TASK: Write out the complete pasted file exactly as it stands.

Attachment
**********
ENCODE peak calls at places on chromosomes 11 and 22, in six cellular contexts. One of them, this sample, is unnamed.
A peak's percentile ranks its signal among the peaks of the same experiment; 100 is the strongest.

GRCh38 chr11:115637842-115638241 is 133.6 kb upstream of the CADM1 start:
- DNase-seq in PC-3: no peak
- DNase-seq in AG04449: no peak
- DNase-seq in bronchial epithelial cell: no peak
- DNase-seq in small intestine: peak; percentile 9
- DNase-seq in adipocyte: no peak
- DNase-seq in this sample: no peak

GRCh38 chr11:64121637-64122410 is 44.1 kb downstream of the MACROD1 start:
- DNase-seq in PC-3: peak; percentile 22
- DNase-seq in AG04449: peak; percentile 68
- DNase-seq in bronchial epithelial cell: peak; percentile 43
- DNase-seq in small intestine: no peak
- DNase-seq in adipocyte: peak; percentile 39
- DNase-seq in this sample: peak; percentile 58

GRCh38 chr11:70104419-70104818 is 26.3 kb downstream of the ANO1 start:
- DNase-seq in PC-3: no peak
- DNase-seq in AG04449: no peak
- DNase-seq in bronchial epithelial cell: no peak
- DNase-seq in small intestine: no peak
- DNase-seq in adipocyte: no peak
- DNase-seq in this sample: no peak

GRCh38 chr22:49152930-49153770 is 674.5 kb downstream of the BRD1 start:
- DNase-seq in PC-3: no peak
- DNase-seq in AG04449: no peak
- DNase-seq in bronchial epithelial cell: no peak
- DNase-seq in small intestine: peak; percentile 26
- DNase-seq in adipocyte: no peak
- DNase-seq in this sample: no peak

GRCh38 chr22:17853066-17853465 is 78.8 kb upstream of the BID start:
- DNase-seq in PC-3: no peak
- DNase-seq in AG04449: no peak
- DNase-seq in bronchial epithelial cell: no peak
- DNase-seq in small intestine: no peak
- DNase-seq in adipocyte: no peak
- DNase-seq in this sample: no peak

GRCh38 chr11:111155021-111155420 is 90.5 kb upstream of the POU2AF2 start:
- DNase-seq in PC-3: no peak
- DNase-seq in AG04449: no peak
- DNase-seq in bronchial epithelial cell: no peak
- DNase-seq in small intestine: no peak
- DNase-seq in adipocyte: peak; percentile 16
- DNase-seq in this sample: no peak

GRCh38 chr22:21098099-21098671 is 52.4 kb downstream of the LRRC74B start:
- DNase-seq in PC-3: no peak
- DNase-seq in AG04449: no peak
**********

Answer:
ENCODE peak calls at places on chromosomes 11 and 22, in six cellular contexts. One of them, this sample, is unnamed.
A peak's percentile ranks its signal among the peaks of the same experiment; 100 is the strongest.

GRCh38 chr11:115637842-115638241 is 133.6 kb upstream of the CADM1 start:
- DNase-seq in PC-3: no peak
- DNase-seq in AG04449: no peak
- DNase-seq in bronchial epithelial cell: no peak
- DNase-seq in small intestine: peak; percentile 9
- DNase-seq in adipocyte: no peak
- DNase-seq in this sample: no peak

GRCh38 chr11:64121637-64122410 is 44.1 kb downstream of the MACROD1 start:
- DNase-seq in PC-3: peak; percentile 22
- DNase-seq in AG04449: peak; percentile 68
- DNase-seq in bronchial epithelial cell: peak; percentile 43
- DNase-seq in small intestine: no peak
- DNase-seq in adipocyte: peak; percentile 39
- DNase-seq in this sample: peak; percentile 58

GRCh38 chr11:70104419-70104818 is 26.3 kb downstream of the ANO1 start:
- DNase-seq in PC-3: no peak
- DNase-seq in AG04449: no peak
- DNase-seq in bronchial epithelial cell: no peak
- DNase-seq in small intestine: no peak
- DNase-seq in adipocyte: no peak
- DNase-seq in this sample: no peak

GRCh38 chr22:49152930-49153770 is 674.5 kb downstream of the BRD1 start:
- DNase-seq in PC-3: no peak
- DNase-seq in AG04449: no peak
- DNase-seq in bronchial epithelial cell: no peak
- DNase-seq in small intestine: peak; percentile 26
- DNase-seq in adipocyte: no peak
- DNase-seq in this sample: no peak

GRCh38 chr22:17853066-17853465 is 78.8 kb upstream of the BID start:
- DNase-seq in PC-3: no peak
- DNase-seq in AG04449: no peak
- DNase-seq in bronchial epithelial cell: no peak
- DNase-seq in small intestine: no peak
- DNase-seq in adipocyte: no peak
- DNase-seq in this sample: no peak

GRCh38 chr11:111155021-111155420 is 90.5 kb upstream of the POU2AF2 start:
- DNase-seq in PC-3: no peak
- DNase-seq in AG04449: no peak
- DNase-seq in bronchial epithelial cell: no peak
- DNase-seq in small intestine: no peak
- DNase-seq in adipocyte: peak; percentile 16
- DNase-seq in this sample: no peak

GRCh38 chr22:21098099-21098671 is 52.4 kb downstream of the LRRC74B start:
- DNase-seq in PC-3: no peak
- DNase-seq in AG04449: no peak